Speculative nature of proposed use in condemnation action.

Author:Blair, Benjamin A.
 
FREE EXCERPT

In the early 1980s, a 7-acre plot of land on Staten Island was donated by separate donors for the purposes of constructing a religious school (School). In 1985, the property was mapped as a wetland by the New York State Department of Environmental Conservation (DEC). The School sought to procure a substitute property but was unable to do so because of rising property costs and the lack of a suitable location. The School applied for a hardship exemption from the wetlands designation, which was granted in 1991.

In granting the exemption, the Freshwater Wetlands Appeal Board (FWAB) noted that the School had consulted with an architect on the use of the space, including plans for a 53,000-square foot facility consisting of classrooms, a synagogue, a playground, and lecture space, plus additional space of an unspecified size for student and faculty housing. The FWAB removed any implied restriction limiting the development to 53,000 square feet, but development did not proceed, and the School did not file applications for development.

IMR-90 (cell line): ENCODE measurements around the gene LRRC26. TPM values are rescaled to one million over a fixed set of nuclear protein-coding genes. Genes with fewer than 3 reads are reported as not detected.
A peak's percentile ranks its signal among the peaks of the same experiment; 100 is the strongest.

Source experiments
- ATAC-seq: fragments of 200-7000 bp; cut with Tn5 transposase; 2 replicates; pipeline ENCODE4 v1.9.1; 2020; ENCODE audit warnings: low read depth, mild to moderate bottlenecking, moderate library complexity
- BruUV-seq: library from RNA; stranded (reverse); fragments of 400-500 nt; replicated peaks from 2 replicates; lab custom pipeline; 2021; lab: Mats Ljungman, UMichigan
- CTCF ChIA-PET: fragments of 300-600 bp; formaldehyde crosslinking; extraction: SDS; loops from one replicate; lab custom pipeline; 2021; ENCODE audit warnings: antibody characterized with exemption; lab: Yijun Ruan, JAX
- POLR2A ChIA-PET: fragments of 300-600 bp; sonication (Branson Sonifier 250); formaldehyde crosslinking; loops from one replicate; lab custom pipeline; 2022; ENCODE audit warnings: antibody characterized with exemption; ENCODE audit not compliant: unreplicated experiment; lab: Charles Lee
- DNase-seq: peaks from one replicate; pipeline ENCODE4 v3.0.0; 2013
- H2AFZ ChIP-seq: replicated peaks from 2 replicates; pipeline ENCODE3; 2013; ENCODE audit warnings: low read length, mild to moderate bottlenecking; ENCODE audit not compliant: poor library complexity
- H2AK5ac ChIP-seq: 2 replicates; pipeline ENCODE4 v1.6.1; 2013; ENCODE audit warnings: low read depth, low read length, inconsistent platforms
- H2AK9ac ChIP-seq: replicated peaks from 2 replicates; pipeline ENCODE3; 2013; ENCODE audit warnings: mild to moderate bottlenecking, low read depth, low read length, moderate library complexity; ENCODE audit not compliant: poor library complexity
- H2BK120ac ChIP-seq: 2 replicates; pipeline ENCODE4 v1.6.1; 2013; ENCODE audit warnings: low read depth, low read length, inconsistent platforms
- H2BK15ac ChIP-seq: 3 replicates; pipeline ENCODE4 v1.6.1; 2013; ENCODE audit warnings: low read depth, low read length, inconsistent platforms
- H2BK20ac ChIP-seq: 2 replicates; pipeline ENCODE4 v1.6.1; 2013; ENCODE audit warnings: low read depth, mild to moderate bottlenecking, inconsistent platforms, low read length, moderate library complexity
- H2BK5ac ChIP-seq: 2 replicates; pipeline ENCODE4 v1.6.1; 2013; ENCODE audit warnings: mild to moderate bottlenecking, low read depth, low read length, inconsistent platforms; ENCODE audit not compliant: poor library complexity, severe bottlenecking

In 2005, the City of New York (City) applied for site selection and acquisition of the property for condemnation, and it began condemnation proceedings in 2009. At trial, the School presented revised plans for development, including additional housing, and the court found that the value of the property was $10,100,000 and awarded the School that full amount. The City appealed.

The measure of damages in condemnation is the fair market value of the condemned property in its highest and best use. A determination of highest and best use must be based on evidence of a use that reasonably could or would be made of the property in the near future.

As evidence of highest and best use, the School presented evidence of specific plans for the property. In contrast to the plans considered by the FWAB in 1991, the plans presented to the court consisted of four...

To continue reading

FREE SIGN UP